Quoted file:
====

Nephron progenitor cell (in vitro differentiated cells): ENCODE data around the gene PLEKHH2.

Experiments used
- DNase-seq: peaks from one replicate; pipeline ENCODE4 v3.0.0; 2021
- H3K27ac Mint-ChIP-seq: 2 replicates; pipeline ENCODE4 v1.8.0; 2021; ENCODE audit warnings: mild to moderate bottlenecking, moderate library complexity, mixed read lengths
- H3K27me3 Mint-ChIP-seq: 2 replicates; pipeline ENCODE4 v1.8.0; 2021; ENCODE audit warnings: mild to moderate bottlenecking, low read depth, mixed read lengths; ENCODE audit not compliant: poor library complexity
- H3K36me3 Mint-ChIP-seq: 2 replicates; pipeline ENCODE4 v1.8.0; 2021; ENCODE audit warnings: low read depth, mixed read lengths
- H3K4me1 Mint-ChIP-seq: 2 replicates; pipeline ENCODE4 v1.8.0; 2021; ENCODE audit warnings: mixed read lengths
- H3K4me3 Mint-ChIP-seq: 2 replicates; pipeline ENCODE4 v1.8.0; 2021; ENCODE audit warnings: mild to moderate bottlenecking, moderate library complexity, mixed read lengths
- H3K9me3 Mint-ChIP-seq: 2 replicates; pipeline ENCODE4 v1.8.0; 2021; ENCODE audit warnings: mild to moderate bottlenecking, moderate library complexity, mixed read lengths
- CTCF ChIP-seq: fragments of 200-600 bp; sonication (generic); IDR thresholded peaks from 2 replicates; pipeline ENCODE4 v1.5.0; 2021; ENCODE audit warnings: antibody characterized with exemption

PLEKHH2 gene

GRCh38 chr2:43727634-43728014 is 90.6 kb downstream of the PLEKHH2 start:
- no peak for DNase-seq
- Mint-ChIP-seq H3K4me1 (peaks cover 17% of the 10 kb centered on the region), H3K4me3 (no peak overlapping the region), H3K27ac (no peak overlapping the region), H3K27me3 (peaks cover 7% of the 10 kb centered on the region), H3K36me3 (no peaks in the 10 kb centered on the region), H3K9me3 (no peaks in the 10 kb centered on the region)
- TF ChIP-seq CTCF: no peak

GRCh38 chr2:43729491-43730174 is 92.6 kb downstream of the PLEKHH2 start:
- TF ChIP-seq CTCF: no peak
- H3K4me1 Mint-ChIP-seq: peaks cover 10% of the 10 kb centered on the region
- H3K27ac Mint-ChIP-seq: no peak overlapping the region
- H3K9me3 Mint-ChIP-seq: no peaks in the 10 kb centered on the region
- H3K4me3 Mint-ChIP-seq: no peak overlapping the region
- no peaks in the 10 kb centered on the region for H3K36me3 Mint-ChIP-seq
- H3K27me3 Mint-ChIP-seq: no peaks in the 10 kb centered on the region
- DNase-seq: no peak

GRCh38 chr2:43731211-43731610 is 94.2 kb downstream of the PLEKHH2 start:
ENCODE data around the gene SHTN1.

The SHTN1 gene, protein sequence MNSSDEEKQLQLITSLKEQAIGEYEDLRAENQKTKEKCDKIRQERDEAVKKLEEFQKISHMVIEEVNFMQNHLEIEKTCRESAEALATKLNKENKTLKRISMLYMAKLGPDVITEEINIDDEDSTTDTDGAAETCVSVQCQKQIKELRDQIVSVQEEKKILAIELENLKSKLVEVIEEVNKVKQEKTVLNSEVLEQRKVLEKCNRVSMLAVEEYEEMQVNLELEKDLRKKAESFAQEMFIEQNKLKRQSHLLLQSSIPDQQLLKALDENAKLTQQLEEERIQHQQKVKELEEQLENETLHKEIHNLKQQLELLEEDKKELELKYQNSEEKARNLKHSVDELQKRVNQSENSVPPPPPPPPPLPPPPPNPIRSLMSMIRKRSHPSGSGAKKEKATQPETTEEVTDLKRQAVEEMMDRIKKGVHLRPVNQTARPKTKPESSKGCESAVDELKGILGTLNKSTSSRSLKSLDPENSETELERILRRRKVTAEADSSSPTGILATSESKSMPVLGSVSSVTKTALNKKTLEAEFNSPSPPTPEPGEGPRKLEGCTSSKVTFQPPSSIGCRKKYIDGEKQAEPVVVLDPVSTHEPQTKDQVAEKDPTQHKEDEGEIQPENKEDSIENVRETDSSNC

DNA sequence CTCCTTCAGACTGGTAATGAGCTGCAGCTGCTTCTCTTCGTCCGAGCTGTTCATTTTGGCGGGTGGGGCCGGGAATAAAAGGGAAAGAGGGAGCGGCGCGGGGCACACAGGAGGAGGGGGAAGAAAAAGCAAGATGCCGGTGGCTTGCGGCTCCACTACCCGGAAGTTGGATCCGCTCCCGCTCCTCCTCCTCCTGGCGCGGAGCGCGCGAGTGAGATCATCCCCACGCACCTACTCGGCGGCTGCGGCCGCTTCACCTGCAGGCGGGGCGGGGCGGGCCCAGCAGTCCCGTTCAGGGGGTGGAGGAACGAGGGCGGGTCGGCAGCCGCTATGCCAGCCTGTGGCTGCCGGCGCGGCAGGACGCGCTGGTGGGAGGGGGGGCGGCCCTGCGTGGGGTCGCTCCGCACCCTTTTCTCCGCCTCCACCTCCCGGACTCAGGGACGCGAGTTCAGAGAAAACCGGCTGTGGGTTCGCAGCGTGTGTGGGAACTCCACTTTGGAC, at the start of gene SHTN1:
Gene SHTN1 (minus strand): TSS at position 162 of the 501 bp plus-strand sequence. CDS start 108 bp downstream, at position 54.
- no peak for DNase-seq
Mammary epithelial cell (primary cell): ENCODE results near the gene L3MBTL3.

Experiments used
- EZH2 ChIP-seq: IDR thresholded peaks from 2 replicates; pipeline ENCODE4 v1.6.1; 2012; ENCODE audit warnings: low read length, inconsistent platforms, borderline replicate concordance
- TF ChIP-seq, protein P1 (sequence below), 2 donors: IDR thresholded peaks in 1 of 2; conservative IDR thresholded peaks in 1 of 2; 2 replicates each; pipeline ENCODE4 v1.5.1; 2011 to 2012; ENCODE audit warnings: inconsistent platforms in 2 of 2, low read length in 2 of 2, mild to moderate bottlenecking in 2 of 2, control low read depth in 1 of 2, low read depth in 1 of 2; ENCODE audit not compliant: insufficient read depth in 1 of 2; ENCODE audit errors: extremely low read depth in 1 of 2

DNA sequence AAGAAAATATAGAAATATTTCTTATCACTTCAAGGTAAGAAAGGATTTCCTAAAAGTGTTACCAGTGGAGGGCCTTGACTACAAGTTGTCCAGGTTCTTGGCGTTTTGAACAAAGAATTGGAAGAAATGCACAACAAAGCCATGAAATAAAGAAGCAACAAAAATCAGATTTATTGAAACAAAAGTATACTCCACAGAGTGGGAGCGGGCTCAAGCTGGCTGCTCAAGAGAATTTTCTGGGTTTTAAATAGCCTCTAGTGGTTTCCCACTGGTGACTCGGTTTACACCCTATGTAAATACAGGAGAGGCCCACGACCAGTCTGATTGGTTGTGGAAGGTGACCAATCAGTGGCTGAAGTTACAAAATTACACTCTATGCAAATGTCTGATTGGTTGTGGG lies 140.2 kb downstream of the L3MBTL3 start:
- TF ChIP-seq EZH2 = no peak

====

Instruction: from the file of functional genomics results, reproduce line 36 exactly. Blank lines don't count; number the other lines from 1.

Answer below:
- TF ChIP-seq EZH2 = no peak